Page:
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Reading Other People’s Mail


Correspondence provides a glimpse into what people were doing on a daily basis and what they were talking about with their friends.  Working as a reference librarian at the VHS, I spend a large part of my day reading other people’s mail.  But often, we the researchers, are propelled into the middle of one-sided conversations because it is rare when we have the full exchange of letters between the two correspondents.

Rarer still, is when we have a sense of the emotion the recipient felt at the time they received the letter.  The following is a letter I stumbled across while looking for something else completely unrelated.  I include it because I felt connected to Mrs. Rachel Grinstead as soon as I read it.

In 1951 Sidney Adair of the Social Security Administration wrote to Mrs. Grinstead advising her to send them her deceased husband’s social security account number so that she could begin receiving his benefits (Mss1 C5795 a 89-137).  On the back of that letter Mrs. Grinstead scribbled the following verse:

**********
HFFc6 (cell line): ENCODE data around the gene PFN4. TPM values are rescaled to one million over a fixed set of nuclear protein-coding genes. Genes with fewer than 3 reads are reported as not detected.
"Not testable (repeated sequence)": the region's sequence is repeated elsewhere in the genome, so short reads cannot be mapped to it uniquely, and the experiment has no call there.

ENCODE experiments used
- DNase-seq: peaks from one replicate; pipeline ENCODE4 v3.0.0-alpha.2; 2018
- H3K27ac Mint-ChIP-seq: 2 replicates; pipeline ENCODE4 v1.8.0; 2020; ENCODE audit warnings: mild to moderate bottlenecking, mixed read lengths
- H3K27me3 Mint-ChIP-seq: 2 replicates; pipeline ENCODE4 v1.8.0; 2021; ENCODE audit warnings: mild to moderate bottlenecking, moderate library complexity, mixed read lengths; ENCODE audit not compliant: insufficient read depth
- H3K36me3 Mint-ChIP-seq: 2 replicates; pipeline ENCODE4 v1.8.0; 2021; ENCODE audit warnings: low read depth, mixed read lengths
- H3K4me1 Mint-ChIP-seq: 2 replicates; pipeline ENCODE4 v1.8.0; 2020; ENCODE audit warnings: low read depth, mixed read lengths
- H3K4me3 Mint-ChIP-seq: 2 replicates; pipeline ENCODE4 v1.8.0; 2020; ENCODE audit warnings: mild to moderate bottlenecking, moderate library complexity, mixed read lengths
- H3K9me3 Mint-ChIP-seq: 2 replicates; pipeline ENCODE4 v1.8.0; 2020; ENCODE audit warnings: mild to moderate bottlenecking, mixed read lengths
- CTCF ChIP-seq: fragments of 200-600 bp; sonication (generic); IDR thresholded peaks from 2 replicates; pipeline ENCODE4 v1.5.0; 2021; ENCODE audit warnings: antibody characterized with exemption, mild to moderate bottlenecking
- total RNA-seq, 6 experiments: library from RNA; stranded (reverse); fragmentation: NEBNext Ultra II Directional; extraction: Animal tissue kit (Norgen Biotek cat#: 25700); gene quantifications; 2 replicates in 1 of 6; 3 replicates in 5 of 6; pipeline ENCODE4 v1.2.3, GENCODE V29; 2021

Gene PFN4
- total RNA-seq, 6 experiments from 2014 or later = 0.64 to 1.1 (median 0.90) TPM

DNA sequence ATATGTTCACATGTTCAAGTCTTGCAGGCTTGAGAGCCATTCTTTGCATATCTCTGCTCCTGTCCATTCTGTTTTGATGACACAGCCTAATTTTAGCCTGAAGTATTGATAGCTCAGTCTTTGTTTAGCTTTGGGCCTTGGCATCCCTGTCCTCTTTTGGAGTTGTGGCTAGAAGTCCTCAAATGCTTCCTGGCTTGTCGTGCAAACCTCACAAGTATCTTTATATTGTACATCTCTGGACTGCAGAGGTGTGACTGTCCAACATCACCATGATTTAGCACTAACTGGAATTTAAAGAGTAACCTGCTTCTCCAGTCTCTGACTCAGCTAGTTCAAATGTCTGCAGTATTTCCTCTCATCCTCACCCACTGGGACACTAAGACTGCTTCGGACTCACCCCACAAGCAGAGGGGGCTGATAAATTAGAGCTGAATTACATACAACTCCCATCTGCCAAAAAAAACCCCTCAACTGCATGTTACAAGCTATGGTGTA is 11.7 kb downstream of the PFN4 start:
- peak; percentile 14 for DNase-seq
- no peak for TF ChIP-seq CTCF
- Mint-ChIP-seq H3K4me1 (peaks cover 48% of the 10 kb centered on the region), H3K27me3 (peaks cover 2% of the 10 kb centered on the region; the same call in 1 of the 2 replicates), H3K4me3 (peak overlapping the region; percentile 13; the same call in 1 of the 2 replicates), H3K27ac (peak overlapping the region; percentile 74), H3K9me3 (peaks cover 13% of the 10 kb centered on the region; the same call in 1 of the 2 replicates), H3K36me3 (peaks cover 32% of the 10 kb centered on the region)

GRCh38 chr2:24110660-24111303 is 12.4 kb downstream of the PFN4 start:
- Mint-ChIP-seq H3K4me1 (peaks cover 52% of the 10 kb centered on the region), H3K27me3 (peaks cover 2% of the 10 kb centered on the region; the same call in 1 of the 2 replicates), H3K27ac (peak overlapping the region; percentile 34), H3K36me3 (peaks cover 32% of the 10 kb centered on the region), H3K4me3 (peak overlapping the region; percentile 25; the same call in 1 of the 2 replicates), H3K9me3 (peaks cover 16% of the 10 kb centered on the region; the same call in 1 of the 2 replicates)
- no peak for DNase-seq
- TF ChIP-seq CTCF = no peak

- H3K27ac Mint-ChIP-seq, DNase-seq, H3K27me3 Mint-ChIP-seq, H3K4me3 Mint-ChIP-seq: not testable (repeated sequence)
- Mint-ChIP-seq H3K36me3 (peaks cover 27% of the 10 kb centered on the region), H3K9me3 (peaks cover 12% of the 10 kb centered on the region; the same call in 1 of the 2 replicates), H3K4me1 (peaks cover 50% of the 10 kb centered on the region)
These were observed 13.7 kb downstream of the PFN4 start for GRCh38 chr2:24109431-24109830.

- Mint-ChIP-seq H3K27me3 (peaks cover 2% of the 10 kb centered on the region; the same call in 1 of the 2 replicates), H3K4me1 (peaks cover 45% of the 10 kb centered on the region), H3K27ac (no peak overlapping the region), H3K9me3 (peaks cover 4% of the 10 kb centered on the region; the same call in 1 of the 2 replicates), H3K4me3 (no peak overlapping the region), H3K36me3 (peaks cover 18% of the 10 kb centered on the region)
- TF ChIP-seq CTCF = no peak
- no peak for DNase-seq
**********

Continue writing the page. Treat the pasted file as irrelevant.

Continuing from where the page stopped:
Roses are blooming everywhere I’ve found,
My heart is so heavy it could touch the ground
You’ve gone and that is why I am so blue
For my heart could love only you.

My arms are empty, my eyes are sad
Somehow or other, I’ve forgotten to be glad.
My feet won’t take me to the place we once knew
For my heart could love none other than you.

Hot on the outside, cold on the inside
You say that cannot be
Yes, hot on the outside, cold on the inside,
Why, that’s me.

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